Bolsonaro’s next step was to tell the world who Brazil’s foes were. The most obvious choice for an Orbán friend was George Soros and everyone allegedly associated with him: feminists, LGBT rights advocates, environmentalists and human rights activists.
Bolsonaro also publicly attacked French President Emmanuel Macron over his suggestion that the Brazilian government should be held accountable for fires in the Amazon. Bolsonaro’s bullying tactics involved the French president’s wife, Brigitte.
Socialists have also earned their share of Brazil’s foreign policy paranoia. Rather than treating Venezuela’s Nicolás Maduro as what he is – a ruthless authoritarian mostly responsible for his country’s economic and social collapse – Bolsonaro decided to paint him as part of a Cuban-Bolivarian conspiracy articulated by an all-powerful organization called the São Paulo Forum. The forum allegedly gathers drug dealers and communists determined to establish a unified socialist nation in the hemisphere. “That is the Foro: Marxists instrumentalizing drug gangs and vice-versa, backed by forces that try to sink Latin America into totalitarianism,” Araújo recently said in a tweet.
The administration has charged Brazil’s former President Luiz Inácio Lula da Silva with being one of the organization’s masterminds, whose recent plotting includes setting up demonstrations in Chile and Ecuador, rigging elections in Bolivia, paving the way for the Peronist comeback in Argentina, and spilling oil along the Brazilian coastline.
China – Brazil’s largest trading partner – was also targeted by anti-globalists, but thanks to pressure coming from Brazil’s agribusiness and other key sectors, Bolsonaro has been convinced that hostility towards the Chinese could damage exports and potential infrastructure investments. Now, to Trump’s dismay, Brazil is even flirting with Chinese tech giant Huawei to roll out Brazilian 5G infrastructure.
Balancing the ideologues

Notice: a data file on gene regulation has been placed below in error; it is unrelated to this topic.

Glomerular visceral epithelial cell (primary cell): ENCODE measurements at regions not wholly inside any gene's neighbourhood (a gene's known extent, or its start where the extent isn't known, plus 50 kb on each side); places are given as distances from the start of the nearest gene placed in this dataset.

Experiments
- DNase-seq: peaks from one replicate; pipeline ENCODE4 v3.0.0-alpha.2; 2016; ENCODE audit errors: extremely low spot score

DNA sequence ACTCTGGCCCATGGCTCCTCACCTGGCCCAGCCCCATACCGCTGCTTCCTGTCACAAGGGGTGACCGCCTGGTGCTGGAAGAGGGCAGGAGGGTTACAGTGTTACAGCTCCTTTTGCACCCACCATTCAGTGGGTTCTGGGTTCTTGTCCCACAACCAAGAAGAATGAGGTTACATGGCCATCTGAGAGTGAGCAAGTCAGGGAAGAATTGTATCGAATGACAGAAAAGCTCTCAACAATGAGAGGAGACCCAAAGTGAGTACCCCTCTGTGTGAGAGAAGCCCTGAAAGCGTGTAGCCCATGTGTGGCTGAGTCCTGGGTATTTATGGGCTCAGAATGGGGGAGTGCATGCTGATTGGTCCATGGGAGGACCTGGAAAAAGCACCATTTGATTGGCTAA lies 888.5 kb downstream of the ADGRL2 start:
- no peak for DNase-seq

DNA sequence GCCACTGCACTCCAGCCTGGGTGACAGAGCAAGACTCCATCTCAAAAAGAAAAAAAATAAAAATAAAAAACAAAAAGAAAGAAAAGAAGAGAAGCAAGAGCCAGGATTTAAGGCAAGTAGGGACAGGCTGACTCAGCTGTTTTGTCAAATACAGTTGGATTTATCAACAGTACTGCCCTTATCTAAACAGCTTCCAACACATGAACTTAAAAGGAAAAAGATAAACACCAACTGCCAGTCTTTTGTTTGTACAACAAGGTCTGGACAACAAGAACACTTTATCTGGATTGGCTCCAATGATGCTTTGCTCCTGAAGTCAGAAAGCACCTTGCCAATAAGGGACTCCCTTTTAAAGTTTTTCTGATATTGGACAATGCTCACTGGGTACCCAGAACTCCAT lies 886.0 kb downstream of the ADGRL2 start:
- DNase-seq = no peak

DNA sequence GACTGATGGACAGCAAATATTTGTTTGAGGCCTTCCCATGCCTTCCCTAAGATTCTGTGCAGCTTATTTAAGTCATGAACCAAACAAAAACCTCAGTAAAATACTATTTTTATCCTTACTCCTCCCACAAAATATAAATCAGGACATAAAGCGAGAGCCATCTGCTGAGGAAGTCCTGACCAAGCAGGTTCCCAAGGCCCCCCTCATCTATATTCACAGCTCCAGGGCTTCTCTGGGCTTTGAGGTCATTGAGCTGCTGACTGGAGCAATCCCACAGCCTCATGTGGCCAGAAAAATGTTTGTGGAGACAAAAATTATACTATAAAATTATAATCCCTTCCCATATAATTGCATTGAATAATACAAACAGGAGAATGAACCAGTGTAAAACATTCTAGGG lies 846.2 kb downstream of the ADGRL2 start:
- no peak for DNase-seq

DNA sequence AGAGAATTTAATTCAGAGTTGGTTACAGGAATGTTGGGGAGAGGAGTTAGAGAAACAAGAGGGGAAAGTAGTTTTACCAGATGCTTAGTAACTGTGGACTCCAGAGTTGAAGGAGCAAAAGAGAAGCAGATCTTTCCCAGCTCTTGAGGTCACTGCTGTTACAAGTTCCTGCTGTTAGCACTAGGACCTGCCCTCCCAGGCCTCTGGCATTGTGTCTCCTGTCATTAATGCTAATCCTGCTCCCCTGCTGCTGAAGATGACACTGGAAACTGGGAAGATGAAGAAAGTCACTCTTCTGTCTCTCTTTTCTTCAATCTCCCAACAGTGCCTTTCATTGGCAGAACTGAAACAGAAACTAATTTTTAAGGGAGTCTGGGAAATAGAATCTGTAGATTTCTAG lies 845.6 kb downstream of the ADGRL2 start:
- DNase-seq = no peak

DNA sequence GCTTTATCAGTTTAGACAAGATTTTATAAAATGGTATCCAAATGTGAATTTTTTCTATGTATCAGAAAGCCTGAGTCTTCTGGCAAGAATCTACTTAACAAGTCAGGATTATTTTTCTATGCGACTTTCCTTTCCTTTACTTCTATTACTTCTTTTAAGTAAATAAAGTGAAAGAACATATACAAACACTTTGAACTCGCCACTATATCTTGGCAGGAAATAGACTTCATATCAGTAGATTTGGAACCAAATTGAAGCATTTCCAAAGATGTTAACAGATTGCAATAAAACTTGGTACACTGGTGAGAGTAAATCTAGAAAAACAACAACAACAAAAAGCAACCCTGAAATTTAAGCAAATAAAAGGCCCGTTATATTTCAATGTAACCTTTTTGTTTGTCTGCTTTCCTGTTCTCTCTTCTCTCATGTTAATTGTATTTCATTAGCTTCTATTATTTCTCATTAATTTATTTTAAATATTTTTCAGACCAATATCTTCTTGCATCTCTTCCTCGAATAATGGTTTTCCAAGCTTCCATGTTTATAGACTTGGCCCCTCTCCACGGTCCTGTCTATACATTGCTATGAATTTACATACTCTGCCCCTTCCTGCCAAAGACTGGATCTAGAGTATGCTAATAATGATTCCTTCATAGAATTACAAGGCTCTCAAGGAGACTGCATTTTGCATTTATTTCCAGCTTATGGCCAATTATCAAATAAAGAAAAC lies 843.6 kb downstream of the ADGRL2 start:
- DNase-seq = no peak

The case with China shows how Bolsonaro’s anti-globalists sit uncomfortably with the free-market advocates on his economic team. Led by Economy Minister Paulo Guedes, the pro-market elements have been struggling to pass liberalizing reforms and open the economy. Bolsonaro’s love for Trump has been met with U.S. tariffs against Brazilian steel and aluminum and with no real support for Brazil’s bid to become an OECD member. His fascination with Netanyahu has waned as the Israeli prime minister faces his own political setbacks – and amid calls in the Islamic world to boycott Brazil’s halal meat exports if the embassy change takes place.
Not even Bolsonaro’s animosity toward Argentina’s new president, Alberto Fernández, who the Brazilian president slammed as “leftist scum,” could last forever. At first determined not to send any representative to the presidential inauguration of Brazil’s largest regional trade partner, he was later convinced by Guedes and others to change course. Vice President Hamilton Mourão was sent at the last minute to Buenos Aires for Fernández’s inauguration.
One year on, anti-globalists still reign supreme with their ultra-conservative agenda, despite important concessions on China or Argentina. 2020 will be a defining year for Bolsonaro’s foreign policy, especially pending electoral results in Israel and the United States: either Brazil’s culture wars will get an international boost, or Brazil will be forced back to good old pragmatic diplomacy.
Casarões is a professor at Getulio Vargas Foundation’s (FGV) Business School and currently a visiting associate at the University of Michigan’s Weiser Center for Emerging Democracies.